Kriseman, community members launch "Not My Son" initiative to curb violence in south St. Pete

St. Pete City Councilwoman Lisa Wheeler-Brown knows firsthand what it's like to lose a son to gun violence.

The first-term councilwoman was teary-eyed when she implored the group, which assembled at the corner of 22nd Street and 9th Avenue South at dusk to hear about a new initiative for at-risk youth, to look after their teenage and young adult children and keep them away from activities and associations that can lead to tragedy.

“As a parent, I'm going to beg you: know where your children are," she said. "Look at their Facebook pages. I know some of you see your children with the guns in their hand. With the money, with the drugs. And you ignore it. This is our city. These are our sons. And until you make it personal, we're going to keep losing them.”

For years, much of south St. Petersburg's predominantly African-American, largely lower-income southern half has been riddled with gun violence and gang activity, and parents and community leaders have struggled to figure out how to put an end to it.

On Thursday night, officials and local advocates launched a new effort to create greater parental involvement and communication among neighbors, and hope that this summer, they can make real change happen.

“Too often the promises made in this community are broken," said St. Petersburg Mayor Rick Kriseman. "This time, it's different, and I'll tell you how: because I'm not asking you to help me. I'm asking you to help our sons. This particular initiative focuses on our sons. Because right now in St. Pete, they're the ones picking up the guns to solve problems and settle scores. They're the ones killing each other. And that's just the reality.”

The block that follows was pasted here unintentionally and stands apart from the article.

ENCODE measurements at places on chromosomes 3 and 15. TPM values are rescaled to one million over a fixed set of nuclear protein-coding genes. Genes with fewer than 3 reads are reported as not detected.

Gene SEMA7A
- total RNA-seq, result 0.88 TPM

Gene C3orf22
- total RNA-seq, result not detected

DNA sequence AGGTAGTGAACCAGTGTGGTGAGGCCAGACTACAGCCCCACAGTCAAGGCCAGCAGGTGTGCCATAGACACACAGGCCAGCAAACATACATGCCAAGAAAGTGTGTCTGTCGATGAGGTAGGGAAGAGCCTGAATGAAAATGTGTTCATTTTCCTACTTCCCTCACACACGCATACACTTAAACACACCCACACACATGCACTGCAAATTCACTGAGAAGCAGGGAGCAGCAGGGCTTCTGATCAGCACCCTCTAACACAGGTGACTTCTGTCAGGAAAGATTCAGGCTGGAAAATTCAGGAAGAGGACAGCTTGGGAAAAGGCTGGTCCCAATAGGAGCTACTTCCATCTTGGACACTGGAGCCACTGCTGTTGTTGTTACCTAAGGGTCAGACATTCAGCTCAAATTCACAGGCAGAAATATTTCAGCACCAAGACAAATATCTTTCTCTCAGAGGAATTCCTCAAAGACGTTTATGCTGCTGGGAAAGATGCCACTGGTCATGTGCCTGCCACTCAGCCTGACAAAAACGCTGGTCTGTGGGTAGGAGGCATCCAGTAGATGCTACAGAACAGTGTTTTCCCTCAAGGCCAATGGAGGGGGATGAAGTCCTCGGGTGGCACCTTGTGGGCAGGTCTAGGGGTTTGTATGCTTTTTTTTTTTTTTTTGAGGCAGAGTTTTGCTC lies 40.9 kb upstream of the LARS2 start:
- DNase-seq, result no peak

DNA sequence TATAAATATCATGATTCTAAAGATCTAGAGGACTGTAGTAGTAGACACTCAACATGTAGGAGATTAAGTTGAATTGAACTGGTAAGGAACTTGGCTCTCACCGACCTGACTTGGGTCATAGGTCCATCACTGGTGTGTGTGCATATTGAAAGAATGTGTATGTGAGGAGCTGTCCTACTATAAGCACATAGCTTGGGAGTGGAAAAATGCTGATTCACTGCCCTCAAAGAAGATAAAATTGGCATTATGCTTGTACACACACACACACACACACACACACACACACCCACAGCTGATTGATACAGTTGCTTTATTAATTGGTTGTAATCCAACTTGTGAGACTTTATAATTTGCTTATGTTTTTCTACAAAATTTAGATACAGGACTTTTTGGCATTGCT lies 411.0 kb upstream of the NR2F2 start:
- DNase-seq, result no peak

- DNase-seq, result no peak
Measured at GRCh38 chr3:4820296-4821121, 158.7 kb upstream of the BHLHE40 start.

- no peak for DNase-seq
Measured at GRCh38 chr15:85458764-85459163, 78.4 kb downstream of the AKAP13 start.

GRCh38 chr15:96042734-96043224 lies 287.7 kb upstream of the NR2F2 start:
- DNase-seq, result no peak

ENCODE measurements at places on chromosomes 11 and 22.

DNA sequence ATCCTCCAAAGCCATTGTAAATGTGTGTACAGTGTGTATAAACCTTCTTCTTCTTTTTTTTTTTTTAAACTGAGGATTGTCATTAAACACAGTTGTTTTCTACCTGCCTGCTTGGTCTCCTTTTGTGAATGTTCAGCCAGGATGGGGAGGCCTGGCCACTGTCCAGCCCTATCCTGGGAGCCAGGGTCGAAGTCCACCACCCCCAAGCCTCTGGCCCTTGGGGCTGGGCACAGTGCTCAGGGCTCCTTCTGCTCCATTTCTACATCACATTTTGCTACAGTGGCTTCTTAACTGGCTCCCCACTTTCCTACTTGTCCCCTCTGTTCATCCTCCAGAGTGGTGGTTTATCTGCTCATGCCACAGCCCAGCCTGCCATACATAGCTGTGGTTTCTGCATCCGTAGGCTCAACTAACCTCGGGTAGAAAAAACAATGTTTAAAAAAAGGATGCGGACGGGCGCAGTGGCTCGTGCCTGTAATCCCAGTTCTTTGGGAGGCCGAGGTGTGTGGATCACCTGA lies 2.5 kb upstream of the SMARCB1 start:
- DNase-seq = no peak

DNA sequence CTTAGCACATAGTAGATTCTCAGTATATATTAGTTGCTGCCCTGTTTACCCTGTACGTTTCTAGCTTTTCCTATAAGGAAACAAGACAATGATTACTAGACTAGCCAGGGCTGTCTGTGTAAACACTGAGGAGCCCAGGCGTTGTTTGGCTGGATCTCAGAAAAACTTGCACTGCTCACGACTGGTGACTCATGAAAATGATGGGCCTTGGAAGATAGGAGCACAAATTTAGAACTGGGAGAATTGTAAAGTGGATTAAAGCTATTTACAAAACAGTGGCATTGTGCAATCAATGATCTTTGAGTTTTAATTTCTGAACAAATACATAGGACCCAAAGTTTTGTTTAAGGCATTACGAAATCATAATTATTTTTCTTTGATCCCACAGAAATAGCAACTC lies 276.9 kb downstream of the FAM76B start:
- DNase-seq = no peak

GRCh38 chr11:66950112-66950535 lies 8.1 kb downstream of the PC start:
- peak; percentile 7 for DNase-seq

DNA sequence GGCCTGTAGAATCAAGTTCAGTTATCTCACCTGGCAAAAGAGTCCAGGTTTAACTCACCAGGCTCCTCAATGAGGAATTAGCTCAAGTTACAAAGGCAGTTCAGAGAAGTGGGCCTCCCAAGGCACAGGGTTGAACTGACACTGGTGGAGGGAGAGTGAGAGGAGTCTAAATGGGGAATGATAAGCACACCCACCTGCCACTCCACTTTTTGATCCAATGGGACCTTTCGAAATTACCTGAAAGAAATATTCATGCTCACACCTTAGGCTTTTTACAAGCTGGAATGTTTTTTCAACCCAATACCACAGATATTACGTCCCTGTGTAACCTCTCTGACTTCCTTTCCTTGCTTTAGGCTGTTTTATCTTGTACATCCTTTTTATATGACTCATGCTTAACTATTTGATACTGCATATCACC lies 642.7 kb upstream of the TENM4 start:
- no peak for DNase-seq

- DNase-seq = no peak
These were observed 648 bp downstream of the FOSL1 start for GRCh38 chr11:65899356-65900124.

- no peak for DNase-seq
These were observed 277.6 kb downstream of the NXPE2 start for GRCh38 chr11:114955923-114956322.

Mayor Rick Kriseman calls for a community effort to prevent violence Thursday evening.

As a campaign, "Not My Son" will involve a weekly door-to-door canvass in the community to spread awareness of the problem (and how to prevent it). In particular, the program takes aim at the major factors that cause violent tendencies to show up in many African-American males between the ages of 12 and 24.

“I think the biggest part of it is that now we're reaching out to the community," said St. Pete Police Chief Anthony Holloway. "City Council can't do it. The mayor can't do it. Law enforcement can't do it alone. So it's now reaching out to say, you know what? Let's all get together, let's all solve the problem.”

Holloway said in most cases of young kids with considerable potential for turning violent, a major factor is lack of a positive influence at home.

“I think the biggest common denominator right now is parent involvement," he said. "Because we can put them into schools, we can do everything we can but the kids have to go home, and what is the home environment like?”

Kriseman also decried easy access to guns as a reason for a recent rash of deadly violence.

“It is time to say enough. It is time for it to stop,” he said. “After more than 20 children died in Sandy Hook you'd think our country would do something about guns. After the largest mass shooting in our country's history, less than two hours from here in Orlando, our federal and state legislators would do something about guns.”

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